North American Turbocoupe Organization



EEC Check Engine Tests
Rob H Offline
Member
#1
I  did those tests today, the KOEO
I could not recall if I had ever noticed a check engine light. Lucky I have my dash apart, or I for sure would have never noticed the bulb flashing away somewhere back there above the headlight controls but below the gauges.
I got with the engine off 83 & 72
72 is power interrupt detected. Is that as simple as me having the battery disconnected when I installed the stereo the other day?
83 is not listed, does that mean it does not matter?

With the engine on...it took me a couple times to follow along with the material I printed from the site. So I did not knock on the intake manifold, I missed the opportunity to hit the brake, as well as the WOT so I got the code 25 and 77(knock sensor not detected, WOT not sensed) and I assume that's no big deal?
But I did get 41(no ego/hego switching detected, system lean)
Would I be correct in assuming it would be a bad o2 sensor? If so that's great, easy enough to switch, and with my new exhaust on its way as we speak, it would be a perfect time to change it. Who knows how old the one on there is!
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Jeff K Offline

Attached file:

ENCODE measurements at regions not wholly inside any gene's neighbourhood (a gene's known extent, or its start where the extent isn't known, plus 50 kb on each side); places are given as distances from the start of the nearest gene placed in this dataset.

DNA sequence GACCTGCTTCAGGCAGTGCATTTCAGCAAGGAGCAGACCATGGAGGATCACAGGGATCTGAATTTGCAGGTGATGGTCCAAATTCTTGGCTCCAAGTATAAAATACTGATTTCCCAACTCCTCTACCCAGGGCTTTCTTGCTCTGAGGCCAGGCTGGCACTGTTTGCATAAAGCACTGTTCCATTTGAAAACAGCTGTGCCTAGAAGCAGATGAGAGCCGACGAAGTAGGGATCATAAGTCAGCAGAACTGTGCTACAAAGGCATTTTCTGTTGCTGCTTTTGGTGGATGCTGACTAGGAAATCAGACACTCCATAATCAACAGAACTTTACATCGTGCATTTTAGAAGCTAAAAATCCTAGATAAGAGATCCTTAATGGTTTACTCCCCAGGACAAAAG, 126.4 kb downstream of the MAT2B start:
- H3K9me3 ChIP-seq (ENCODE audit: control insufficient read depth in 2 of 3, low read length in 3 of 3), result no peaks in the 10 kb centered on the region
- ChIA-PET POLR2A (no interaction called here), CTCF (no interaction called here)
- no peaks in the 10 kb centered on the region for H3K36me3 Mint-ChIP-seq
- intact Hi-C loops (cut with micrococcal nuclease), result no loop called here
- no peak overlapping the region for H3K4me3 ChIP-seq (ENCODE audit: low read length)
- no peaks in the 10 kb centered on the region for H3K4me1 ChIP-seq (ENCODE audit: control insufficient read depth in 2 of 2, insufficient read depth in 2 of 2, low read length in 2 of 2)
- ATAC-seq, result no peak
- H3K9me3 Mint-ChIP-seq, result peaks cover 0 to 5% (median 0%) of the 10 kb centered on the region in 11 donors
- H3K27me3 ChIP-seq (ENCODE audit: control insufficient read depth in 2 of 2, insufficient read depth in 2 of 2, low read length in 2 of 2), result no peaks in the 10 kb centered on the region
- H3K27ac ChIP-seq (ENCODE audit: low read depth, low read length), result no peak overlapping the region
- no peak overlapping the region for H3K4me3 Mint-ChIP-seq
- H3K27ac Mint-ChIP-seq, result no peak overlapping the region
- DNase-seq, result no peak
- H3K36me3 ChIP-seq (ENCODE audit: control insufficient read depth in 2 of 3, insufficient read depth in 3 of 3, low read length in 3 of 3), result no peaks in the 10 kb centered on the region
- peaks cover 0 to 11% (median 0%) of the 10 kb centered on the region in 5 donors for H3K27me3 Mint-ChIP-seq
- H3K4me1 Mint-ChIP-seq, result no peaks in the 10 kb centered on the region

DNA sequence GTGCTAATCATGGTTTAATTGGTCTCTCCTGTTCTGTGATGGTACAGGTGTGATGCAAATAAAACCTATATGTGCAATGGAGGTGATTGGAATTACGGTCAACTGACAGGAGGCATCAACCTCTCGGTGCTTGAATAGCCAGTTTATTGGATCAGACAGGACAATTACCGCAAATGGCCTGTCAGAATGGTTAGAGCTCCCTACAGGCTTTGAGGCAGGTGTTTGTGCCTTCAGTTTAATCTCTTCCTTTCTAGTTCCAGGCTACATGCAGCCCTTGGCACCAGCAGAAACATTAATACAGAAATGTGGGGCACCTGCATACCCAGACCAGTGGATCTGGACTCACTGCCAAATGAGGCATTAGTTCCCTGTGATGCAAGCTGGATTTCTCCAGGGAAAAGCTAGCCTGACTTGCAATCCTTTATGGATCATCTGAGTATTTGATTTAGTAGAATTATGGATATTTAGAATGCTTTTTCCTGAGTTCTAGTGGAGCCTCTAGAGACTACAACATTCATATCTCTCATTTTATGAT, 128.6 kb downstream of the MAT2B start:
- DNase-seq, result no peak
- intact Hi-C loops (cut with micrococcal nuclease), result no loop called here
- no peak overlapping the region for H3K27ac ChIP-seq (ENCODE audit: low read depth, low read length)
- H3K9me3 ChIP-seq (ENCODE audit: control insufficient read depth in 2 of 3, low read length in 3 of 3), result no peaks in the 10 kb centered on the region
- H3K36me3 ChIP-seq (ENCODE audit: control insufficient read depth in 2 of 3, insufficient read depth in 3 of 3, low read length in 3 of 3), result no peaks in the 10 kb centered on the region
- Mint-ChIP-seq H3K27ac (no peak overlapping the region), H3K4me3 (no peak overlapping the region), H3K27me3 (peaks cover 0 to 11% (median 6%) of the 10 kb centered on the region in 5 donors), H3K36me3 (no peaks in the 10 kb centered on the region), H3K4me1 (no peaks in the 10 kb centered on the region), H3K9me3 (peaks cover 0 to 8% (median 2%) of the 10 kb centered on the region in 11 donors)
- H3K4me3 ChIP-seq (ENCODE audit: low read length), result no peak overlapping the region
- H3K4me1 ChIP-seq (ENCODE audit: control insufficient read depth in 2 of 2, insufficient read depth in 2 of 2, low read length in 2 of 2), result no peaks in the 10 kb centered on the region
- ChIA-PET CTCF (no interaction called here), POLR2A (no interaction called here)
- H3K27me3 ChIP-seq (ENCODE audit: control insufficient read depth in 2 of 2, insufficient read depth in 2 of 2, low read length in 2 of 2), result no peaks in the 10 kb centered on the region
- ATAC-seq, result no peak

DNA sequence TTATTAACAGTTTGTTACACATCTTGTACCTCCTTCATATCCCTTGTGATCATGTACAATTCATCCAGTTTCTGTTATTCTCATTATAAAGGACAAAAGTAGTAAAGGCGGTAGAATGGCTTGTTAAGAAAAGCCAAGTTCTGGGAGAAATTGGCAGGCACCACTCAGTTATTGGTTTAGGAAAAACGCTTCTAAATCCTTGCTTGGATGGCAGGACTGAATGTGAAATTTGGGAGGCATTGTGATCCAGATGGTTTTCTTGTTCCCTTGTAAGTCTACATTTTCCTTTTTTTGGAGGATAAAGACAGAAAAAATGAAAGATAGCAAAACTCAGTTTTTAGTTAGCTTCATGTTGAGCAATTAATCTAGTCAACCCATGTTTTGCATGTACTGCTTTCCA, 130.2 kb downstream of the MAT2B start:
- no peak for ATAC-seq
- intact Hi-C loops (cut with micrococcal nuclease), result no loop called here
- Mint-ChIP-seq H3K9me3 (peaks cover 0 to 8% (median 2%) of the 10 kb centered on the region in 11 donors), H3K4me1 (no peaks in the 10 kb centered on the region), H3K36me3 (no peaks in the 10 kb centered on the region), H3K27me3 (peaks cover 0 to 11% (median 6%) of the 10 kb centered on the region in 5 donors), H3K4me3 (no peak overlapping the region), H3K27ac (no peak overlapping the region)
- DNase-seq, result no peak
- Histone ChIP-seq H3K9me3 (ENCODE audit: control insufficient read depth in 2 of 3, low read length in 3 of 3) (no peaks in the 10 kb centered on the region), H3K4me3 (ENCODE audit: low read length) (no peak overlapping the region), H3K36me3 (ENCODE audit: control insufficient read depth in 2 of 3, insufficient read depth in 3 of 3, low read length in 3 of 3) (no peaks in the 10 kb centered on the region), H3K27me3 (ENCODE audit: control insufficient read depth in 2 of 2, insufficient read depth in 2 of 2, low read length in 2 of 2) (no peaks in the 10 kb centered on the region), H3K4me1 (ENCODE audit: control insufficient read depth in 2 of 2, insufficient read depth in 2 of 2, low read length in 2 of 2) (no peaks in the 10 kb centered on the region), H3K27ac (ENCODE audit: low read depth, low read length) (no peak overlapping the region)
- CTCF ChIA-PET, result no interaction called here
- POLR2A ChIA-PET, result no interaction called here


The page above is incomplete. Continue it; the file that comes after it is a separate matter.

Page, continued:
Administrator
#2
The only important code is the 41. Was the 41 a KOEO code or a CM code, or did it show up in both KOEO and CM parts of the test?

99% of the time lean codes are NOT due to an O2 sensor failure. 41 is telling you the engine is running lean. Running lean can be due to the VAM out of calibration, but is The EEC IV PCMs in our cars, as in all cars starting in the early 80s, have adaptive fuel control. If the O2 sensor senses a lean A/F (sensor voltage well above .5 V) the PCM will increase injector pulse width to richen A/F up so O2 voltages is .5 V (.5 V corresponds to 14.7:1 A/F). PCM also stores this info for future use. If PCM senses rich A/F, it reduces injector PW, remembers it, etc. PCM can alter injector PW +/- 20% from the originally hard programmed PW values. If the PCM cant correct the A/F so O2 voltage is .5V, it will set either a lean code 41, or a rich code 42, and turn on the CEL. It is actually much more complex than this, but gives you the general idea.

I have owned EEC IV Fords for 34 years, and every time I have seen a code 41 (or 41 and or 91 on a V8), the issue has been a vac leak or air metering issue, with a vac leak being the most common by far. I have NEVER needed to replace an O2 sensor to fix a 41/42 or 91/92 code.